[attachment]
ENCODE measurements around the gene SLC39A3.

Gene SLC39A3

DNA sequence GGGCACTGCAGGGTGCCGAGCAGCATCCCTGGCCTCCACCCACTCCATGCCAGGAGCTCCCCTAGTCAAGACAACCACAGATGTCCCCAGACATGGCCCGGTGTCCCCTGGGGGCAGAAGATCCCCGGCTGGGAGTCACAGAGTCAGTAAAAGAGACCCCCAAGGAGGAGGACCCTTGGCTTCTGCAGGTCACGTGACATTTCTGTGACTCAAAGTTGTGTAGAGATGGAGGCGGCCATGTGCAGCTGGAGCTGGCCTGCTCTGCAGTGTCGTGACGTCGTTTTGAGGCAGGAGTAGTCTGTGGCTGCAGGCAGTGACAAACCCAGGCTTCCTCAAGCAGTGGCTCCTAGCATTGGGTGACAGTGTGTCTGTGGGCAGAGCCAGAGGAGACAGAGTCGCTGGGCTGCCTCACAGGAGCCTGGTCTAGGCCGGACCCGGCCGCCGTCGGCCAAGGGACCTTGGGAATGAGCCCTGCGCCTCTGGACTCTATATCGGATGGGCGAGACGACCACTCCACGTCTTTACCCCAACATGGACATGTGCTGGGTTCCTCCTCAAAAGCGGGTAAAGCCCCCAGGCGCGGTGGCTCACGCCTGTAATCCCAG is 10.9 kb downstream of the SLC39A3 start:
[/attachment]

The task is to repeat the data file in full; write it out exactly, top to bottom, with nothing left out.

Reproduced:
ENCODE measurements around the gene SLC39A3.

Gene SLC39A3

DNA sequence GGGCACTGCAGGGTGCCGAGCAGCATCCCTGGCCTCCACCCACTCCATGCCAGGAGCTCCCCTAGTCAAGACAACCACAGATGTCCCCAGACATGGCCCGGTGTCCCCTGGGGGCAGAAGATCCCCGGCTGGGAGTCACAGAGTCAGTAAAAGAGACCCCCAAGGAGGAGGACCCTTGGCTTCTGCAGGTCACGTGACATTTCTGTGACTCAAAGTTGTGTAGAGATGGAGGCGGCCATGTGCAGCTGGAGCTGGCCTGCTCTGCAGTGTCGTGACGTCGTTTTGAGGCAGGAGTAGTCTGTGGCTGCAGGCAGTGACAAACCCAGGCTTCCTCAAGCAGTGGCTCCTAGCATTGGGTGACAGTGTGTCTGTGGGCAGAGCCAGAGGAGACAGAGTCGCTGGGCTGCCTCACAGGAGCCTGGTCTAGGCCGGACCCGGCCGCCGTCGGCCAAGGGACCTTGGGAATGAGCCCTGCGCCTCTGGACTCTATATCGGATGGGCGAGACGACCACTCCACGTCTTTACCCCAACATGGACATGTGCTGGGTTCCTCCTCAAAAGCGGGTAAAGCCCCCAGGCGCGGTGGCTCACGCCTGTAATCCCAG is 10.9 kb downstream of the SLC39A3 start: